116 3rd St SE
Cedar Rapids, Iowa 52401
IOWA CITY — So many worthy causes, not enough money.
That’s how Briana Hoffman, of West Branch, felt when she thought about supporting both local social service agencies and groups that fight climate change.
“I’ve always been passionate about our community, but at the same time I want to help the climate because I think our planet is in trouble,” Hoffman said. “I realized you can do both. By helping nonprofits be more energy efficient, you can actually help the planet and the nonprofit. The money they don’t spend on electricity is going back into their purpose.”
Hoffman helped Iowa City’s Domestic Violence Intervention Program apply for a $10,000 Community Climate Action Grant to go toward a solar installation. The city of Iowa City chose the project as one of seven to share $60,000 in grants for the 2021 cycle. Those funds were distributed in July.
With the city grant and two Rotary Club grants totaling $10,000, DVIP has raised $31,000 toward its $80,000 goal for the solar installation. The nonprofit will continue to raise money to buy more panels before the installation next spring.
A $36,000 system would prevent the emission of 16.6 metric tons of carbon dioxide, according to the group’s fundraising page. Once the system is paid off, savings on electric bills could be funneled back into the group’s mission of serving survivors of physical, mental and financial abuse in eight southeastern Iowa counties.
“The more panels we add, the less time it takes to pay it off because the cheaper it is per panel,” Hoffman said.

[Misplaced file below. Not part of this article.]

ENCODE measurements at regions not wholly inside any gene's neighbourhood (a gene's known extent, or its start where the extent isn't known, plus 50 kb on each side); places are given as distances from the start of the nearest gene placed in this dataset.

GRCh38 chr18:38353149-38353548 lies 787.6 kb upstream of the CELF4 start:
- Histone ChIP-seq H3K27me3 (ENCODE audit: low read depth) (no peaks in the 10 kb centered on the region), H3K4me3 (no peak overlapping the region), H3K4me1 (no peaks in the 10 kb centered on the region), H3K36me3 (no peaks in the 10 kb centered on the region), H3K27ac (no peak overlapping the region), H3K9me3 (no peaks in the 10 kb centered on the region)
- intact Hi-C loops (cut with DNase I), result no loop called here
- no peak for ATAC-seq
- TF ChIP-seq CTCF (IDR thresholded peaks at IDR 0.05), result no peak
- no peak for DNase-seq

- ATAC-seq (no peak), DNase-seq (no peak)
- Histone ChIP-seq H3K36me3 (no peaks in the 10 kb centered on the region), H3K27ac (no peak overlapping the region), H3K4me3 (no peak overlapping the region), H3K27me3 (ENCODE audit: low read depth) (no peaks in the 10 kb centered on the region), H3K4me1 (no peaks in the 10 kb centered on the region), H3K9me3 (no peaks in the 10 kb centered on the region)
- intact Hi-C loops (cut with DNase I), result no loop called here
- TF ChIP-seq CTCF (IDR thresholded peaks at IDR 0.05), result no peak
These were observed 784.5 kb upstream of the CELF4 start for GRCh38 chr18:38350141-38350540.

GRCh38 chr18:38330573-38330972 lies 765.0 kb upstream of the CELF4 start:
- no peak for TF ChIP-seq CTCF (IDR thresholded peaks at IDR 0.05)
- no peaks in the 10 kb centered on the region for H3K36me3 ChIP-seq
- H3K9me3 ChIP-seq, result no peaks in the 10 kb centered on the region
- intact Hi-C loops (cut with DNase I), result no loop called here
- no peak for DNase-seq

Shelter House also received a $10,000 city grant to go toward putting solar panels on the roof at its 70-bed emergency shelter.
Deerfield Common, a town house complex on the east side of Iowa City, had major problems with ice dams last winter, said Kathleen Fitzpatrick, 66, a homeowner and treasurer of the Deerfield Common Homeowners Association.
“Turns out, poor insulation in venting and attics is one of the causes of ice damming,” Fitzpatrick said. “We found some places where there was absolutely none. It had just deteriorated.”
Deerfield Common applied for, and received, a $10,000 climate action grant from the city. With the grant and cash reserves, the HOA will pay $17,000 to install insulation in all 24 attics, reducing energy use and electric bills.
“Had we not gotten the grant, we would have had to do a special assessment,” Fitzpatrick said. “We’ve got some young families, some people on a fixed income and some single people.”
The Iowa City Bike Library will use its $10,000 grant to do an energy audit and site analysis with the goal of being carbon free in five years, according to the group’s application. The Bike Library, established in 2004, bought its first building earlier this year and plans to use the city grant to update windows and doors to increase natural light and energy efficiency.
Education and resilience
The South District Neighborhood Association will use its $8,885 city grant for a youth disaster preparedness event. Planners will engage school-age children, who will receive Raspberry Pi computer systems and learn STEM skills through assembling the computers.
“Students will use these computers to learn about resilience and extreme weather through gaming and participate in interactive discussions,” the application notes.
Other grants include $6,175 for a study on establishing resilience hubs to serve vulnerable populations during times of extreme weather or natural disaster and $5,000 for a group to create 125 energy care packages for lower-income households.
Iowa City received 25 applications for the climate action grant program, funded through a $1 million emergency levy the Iowa City Council approved in the fiscal 2021 budget, Assistant City Manager Rachel Kilburg said.
Nonprofits, businesses or K-12 students based in Iowa City may apply for grants for projects that can be completed in 12 months, match the city’s climate action goals, are “impactful and measurable” and benefit a diversity of Iowa City residents. The next application period is expected to open in March.
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